Sam Philpott Prebendary of Exeter Cathedral and Vicar of St Peter’s, Plymouth, lays out the General Synod timetable for women bishops
The present General Synod meets for the last time at York in July, and then we are into elections. As with every General Synod, this one will provide its successor with a legacy of work, for the most part useful domestic matters for the ordering of the life of these two provinces. Professor Chadwick, preaching at the inauguration Mass of the 1990 Synod, reminded us that household arrangement was the extent of our remit – and was ignored.
The Synod is expert at ignoring wise counsel, and so in 1992, the Synod ignored wider Christendom’s plea for restraint, and took the fateful step of legalizing the ordination of women as priests. And what an aftermath!
This present Synod will leave a potentially more lethal (to the unity of the Church of England) piece of work, setting the stage for the final leg in that journey of fundamental and irreversible change with regard to the Church of England’s understanding of, and action in regard to Holy Order.
That the next Synod will pass legislation to make lawful the admission of women to the episcopate is, in my view, no longer a possibility but a certainty. It is simply indefensible for a church that proceeded to lawfully ordain women as priests, in large measure because it was a matter of justice, to continue the obscene injustice of saying to some legally ordained priests that, whatever their suitability on other grounds, their gender prohibits their legal ordination as bishop.
In February of this year the Synod, having received the Rochester Report, asked the Business Committee (the agenda setting group) to make time at York for a debate that would allow Synod to decide how it now wished to proceed in this matter. No one will be surprised that the July agenda provides for such a debate. Nor will there be any surprise as to the terms of the motion the House of Bishops (for they still lead in this matter) is bringing to Synod.
The timetable begins
The Synod will be faced with a three-part motion which, if passed, will begin the process of removing the legal obstacles to the ordination of women to the episcopate; request the House of Bishops to complete its assessment of the various options for achieving this (Guildford Group) and to bring a report to Synod for debate in February 2006; request a debate in February 2006 to allow it to determine the basis on which it wishes the legislation to be prepared and establish the necessary drafting group. Then there will be a pause.
The November Synod, newly elected, will devote itself to the visit of the Queen and its inauguration, but this matter will return in February 2006 and July 2006 and every Synod thereafter until the business is complete.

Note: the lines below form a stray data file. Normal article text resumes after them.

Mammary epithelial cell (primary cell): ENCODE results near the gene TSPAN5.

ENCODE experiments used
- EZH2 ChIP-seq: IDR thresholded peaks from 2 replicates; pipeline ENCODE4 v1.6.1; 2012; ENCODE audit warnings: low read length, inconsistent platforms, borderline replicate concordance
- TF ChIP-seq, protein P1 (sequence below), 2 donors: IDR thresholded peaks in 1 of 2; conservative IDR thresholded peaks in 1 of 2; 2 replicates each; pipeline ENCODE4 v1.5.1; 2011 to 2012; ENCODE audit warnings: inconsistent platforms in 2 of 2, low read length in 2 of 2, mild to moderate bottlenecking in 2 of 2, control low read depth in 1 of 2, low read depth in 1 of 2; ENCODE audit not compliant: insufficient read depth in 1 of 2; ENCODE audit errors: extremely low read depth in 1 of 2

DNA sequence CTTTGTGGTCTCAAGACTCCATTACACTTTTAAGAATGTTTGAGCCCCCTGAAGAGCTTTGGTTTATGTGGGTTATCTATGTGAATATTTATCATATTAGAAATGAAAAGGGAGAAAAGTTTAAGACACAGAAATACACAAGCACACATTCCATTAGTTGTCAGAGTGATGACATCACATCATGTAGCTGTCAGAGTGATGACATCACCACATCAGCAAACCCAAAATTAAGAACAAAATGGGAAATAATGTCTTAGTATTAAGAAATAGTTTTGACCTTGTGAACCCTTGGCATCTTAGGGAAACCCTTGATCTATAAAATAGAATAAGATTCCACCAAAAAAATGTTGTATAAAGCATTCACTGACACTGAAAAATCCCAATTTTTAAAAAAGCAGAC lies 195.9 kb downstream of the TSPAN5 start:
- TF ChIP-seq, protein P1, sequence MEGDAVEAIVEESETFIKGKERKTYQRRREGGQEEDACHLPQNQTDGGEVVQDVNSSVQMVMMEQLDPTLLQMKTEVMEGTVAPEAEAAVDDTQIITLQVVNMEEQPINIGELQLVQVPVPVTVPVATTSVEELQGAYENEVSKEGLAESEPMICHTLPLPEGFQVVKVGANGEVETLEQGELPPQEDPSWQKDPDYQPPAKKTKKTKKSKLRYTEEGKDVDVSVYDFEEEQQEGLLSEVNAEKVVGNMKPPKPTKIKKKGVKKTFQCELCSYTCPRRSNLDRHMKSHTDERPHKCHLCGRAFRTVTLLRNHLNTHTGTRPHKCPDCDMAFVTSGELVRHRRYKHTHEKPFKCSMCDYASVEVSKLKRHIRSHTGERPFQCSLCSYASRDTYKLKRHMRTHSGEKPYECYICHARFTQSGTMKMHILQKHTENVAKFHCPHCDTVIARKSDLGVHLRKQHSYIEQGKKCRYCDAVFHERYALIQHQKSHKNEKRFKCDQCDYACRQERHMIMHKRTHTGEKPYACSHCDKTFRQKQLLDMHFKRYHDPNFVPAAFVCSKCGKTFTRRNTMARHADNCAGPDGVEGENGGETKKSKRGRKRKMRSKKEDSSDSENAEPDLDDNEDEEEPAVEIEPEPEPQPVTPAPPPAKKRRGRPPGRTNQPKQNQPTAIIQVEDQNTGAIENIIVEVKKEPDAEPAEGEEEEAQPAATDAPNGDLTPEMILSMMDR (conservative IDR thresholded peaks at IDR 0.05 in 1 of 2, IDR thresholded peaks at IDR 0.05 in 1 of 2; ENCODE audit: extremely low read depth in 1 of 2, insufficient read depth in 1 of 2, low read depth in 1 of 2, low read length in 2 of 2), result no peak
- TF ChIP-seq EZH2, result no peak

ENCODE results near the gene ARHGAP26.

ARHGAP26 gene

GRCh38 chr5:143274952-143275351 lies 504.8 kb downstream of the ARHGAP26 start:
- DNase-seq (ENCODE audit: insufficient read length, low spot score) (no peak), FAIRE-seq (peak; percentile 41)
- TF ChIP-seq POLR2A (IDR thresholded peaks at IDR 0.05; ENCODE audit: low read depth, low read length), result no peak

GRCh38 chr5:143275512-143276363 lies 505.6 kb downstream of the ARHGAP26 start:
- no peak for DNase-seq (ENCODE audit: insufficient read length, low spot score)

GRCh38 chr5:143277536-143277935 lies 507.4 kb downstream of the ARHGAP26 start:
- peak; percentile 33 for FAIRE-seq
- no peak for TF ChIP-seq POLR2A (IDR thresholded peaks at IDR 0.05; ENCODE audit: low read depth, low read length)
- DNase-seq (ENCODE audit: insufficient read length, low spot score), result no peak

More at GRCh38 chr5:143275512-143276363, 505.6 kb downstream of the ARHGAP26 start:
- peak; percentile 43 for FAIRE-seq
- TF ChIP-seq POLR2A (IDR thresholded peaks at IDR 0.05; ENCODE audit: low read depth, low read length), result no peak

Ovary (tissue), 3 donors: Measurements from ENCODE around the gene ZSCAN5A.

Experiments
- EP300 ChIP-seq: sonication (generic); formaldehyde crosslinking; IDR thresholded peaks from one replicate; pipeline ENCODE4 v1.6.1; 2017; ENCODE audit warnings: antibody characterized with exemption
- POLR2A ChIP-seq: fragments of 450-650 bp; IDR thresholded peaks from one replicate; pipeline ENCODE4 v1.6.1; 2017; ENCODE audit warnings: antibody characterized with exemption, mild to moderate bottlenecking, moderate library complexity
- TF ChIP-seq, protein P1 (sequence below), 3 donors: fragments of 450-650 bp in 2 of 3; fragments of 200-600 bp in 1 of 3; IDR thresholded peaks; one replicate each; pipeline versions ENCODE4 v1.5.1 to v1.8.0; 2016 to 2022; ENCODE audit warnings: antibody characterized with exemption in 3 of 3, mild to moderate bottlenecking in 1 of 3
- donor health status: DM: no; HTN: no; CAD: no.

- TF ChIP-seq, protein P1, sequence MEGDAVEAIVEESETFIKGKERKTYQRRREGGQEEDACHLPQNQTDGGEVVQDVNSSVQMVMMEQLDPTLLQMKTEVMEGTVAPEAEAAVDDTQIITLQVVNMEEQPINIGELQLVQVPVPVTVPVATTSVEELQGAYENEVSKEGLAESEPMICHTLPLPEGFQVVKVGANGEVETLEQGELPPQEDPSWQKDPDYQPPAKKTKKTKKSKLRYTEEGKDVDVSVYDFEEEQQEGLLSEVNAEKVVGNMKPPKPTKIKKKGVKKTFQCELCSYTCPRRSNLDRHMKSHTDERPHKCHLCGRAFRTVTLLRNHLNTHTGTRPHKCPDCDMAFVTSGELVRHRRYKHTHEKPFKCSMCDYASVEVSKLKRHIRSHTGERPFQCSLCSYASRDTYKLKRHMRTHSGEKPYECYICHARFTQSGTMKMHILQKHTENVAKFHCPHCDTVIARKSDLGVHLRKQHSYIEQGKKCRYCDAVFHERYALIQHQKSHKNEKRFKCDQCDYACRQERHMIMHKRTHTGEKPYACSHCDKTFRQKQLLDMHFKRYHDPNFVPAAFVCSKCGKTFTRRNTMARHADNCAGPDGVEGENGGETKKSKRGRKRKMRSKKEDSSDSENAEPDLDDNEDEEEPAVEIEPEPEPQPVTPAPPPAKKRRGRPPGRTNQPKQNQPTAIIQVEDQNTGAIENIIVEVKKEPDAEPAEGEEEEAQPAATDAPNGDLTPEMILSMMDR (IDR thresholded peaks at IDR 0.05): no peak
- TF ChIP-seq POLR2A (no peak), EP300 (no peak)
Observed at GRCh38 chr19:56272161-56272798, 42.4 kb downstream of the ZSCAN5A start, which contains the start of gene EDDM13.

The official view is that, if all goes to plan, women will be able to be legally ordained bishop in 2010. My view is that the process will be shortened and for two reasons.
First, Synod is not setting out on a process, as in 1992, which is about innovation. Women are already lawfully ordained priest. The process now in hand is merely the removal of the prohibition in the 1992 Measure that prevents women being bishops because they are women. This change can be dealt with by a one clause Measure amending the 1992 Measure.
For those opposed
The more difficult part is what to do with those opposed who, it was hoped, would have gone away by now but in the providence of God are still very much here, tenaciously standing with the mind and practice of the Universal Church in this matter. The Guildford Group (so called because its chairman is Bishop Christopher Hill of Guildford) on behalf of the House of Bishops, is currently reflecting on the various options (and possibly others as yet unknown to us) set out in Rochester.
Guildford will be in the hands of the Synod, possibly amended by the House of Bishops, in July so we shall see what the bishops prefer in this matter. If unwise counsel prevails, for example by offering a code of practice, although totally unacceptable to those whose needs it will be designed to meet, it could be enacted in one debate in Synod. Hopefully, the Archbishop of Canterbury, who is on record as recognizing that the issue is a structural one, and demands a structural solution, will persuade his fellow bishops and the Synod not to be foolish or niggardly in this matter.
The real issue for those opposed is whether or not they have the nerve to stand their ground in setting forth what it is they need to be themselves. Consecrated Women? in its second part provides a draft Measure that will give security to those opposed, by the establishment of an additional province (a structural solution to a structural problem) of the Church of England, allowing Canterbury and York to return to a position in which the ministry of the ordained, of whatever gender, is universally acceptable.
This is what is required and no other option measures up. It is crucial that the bishops hear this message loud and clear.